There was no actually right of way at the point of the accident, for members of the public, altough there was a footbridge further along. At no stage did anyone, porters or train crew, hear any cry for help, indeed, if you've heard a train shunting, with all the noise from rattling chains and banging waggons, you will understand why. The verdict of course was accidental death, but some folk would have been a long time puzzling over that statement from Joseph Chance. " He wasn't drunk, just a bit " elevated. " Perhaps he meant " high as a kite ", but couldn't quite bring himself to say it.

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A wonderful thing is work, I could watch it all day.  ( See my Blog entry )

December 13, 2012 at 3:26 PM Flag Quote & Reply

Alaska.
Site Owner
Posts: 1404

You might have thought, that the Railway's employees, knowing the dangers, would at least be safer than others. Not so it seems, and especially one in particular, a porter named William Bowater. Every morning, about 11 am, the Express Train from the north passed through, for timetables then were sometimes as erractic as they are today, and poor William may not have had a watch. He had been working in the goods shed since 6 am, and it may have been his breaktime, for he tried to cross the line, just as the Express approached, which, if passengers had booked, sometimes stopped. Crossing between the empty waggons, he failed to look, and despite many shouted warnings, which he seemed not to hear very well, he continued on his way. Even in 1860, express trains were capable of speeds in excess of 50 mph, although to be honest, a much slower speed would have had the same effect on William Bowater. His body was thrown some distance in the air, and finished up several yards down the line. His head exploded like a ripe melon, as it came into contact with over 60 tons of speeding iron, the remains being scattered over the scene of the impact. The engine sheered off his lower legs, leaving his feet, complete with his boots, resting on the railway sleeper he had last stood on. It was a mystery why he had not got clear, what with all the shouting, and the driver frantically blowing his whistle by way of a warning. One can only assume, that William Bowaters was either partially deaf, or of a suicidal frame of mind that day. There was of course, no way of checking the former, for his ears were never found.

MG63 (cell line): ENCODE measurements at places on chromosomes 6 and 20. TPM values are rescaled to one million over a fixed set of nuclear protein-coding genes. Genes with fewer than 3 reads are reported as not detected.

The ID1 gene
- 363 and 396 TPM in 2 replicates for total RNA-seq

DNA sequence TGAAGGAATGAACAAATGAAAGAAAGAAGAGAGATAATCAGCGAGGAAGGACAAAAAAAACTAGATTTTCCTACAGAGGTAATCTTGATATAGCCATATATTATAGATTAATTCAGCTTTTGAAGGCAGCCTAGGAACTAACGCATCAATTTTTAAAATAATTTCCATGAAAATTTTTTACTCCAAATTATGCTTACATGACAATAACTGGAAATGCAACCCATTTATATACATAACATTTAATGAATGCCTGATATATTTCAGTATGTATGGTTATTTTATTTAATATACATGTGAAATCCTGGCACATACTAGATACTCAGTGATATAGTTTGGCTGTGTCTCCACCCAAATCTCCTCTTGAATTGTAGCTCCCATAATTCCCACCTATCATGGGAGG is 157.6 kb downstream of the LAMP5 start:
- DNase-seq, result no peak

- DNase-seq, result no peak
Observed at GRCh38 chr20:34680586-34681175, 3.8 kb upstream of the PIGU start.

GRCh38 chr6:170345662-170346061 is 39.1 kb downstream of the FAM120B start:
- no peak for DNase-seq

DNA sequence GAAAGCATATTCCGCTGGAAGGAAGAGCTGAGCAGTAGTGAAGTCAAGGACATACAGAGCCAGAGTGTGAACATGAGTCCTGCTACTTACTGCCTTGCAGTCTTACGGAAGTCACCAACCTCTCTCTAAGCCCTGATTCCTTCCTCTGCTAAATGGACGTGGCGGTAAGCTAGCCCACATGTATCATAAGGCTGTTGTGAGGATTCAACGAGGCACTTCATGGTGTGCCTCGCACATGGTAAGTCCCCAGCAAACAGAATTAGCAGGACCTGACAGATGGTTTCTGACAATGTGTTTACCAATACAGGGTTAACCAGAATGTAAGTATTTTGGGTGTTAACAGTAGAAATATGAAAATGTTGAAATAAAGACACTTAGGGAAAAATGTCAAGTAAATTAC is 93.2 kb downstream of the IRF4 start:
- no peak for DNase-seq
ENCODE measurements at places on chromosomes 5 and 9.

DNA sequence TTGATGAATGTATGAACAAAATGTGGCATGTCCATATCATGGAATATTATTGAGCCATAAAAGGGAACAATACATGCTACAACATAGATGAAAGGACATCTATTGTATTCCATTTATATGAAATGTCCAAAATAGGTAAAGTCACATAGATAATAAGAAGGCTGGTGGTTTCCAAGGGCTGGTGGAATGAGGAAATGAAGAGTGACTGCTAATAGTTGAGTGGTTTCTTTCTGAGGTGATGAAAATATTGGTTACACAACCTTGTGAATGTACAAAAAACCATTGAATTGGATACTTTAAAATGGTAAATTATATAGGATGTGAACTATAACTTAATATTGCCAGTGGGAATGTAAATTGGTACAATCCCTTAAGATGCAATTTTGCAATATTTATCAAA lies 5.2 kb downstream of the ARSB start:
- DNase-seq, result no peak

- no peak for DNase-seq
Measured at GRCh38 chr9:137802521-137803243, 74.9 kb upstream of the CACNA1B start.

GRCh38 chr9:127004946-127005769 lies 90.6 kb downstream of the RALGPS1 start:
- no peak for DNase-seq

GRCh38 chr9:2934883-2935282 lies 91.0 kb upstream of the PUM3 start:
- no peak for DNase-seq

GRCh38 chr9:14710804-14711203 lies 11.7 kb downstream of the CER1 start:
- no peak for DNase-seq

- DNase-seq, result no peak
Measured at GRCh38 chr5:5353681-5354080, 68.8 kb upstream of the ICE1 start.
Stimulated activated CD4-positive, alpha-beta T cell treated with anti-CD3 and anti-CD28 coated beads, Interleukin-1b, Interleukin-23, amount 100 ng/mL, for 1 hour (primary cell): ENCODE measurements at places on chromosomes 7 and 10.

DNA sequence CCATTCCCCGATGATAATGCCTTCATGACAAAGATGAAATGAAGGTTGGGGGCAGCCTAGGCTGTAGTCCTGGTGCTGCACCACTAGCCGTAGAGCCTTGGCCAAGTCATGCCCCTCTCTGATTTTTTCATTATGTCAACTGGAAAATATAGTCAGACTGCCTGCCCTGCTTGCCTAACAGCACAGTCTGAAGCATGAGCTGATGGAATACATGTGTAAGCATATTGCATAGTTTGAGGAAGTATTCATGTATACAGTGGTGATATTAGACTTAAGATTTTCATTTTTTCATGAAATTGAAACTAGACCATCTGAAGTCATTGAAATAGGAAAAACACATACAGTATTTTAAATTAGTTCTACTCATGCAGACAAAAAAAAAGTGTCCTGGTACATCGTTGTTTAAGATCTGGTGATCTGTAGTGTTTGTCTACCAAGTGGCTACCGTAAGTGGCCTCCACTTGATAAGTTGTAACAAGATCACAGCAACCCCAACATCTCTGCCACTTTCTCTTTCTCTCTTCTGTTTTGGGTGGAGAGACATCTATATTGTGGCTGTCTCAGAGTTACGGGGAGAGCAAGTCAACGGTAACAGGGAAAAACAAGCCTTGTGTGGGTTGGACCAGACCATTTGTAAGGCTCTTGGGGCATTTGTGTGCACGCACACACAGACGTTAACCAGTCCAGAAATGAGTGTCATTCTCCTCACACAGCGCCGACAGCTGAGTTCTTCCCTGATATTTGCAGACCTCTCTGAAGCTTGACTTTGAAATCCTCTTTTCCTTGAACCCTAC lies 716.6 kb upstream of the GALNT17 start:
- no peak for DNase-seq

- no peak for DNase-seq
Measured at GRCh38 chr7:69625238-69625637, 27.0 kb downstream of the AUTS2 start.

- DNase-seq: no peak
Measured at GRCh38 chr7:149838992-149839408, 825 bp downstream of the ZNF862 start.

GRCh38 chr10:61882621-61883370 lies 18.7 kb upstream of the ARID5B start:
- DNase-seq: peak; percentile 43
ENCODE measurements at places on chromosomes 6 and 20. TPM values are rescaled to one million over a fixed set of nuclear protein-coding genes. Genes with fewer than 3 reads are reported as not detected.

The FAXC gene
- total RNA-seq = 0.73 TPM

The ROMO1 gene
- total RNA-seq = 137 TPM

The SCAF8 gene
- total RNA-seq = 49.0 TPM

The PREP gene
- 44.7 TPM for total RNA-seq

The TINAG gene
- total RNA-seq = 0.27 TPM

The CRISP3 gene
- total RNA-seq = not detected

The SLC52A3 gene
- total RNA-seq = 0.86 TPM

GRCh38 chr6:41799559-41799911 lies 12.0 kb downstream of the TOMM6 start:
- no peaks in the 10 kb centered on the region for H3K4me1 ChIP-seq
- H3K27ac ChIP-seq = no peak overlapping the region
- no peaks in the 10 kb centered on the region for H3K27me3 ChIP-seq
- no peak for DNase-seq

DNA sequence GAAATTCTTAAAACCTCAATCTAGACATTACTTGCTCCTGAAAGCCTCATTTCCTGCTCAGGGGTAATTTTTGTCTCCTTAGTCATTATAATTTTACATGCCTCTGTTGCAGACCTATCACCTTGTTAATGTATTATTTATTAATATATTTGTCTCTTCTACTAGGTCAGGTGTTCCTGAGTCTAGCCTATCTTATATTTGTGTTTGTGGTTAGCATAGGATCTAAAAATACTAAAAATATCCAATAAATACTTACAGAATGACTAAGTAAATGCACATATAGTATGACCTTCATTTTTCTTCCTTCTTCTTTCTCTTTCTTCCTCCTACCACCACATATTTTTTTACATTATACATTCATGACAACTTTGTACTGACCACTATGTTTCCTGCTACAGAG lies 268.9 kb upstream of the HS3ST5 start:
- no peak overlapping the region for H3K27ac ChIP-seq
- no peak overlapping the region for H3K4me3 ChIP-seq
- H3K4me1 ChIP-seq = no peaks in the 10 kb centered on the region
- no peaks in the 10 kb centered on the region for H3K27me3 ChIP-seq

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A wonderful thing is work, I could watch it all day.  ( See my Blog entry )

February 9, 2013 at 3:39 PM Flag Quote & Reply

Alaska.
Site Owner
Posts: 1404

Stourbridge, Railway Death.


This next one was an a train which had just left the Station, enroute for Cradley, and had just gone through the little station at Lye. A passenger, Rupert Oliver, the 34 year old unmarried son of Frank and Sarah Oliver, who were mine hosts of The Talbot Hotel, in Colley Gate, was leaning out of the window. Unfortunately, he was leaning out a bit to far, and failed to see the goods train coming the other way. Perhaps he was excited by the trip, perhaps he was drunk, we shall never know now, for only the lower portion of his body arrived at Cradley Station. The rest was scattered over the trackway, and smeared over the engine and waggons of the goods train. The date was 4 September,1914, and he may well have been waving to others, who were awaiting transport to go off to war. The sight would have been a foretaste of what they would all see on the Western front in the months and years ahead.

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A wonderful thing is work, I could watch it all day.  ( See my Blog entry )

February 9, 2013 at 3:52 PM Flag Quote & Reply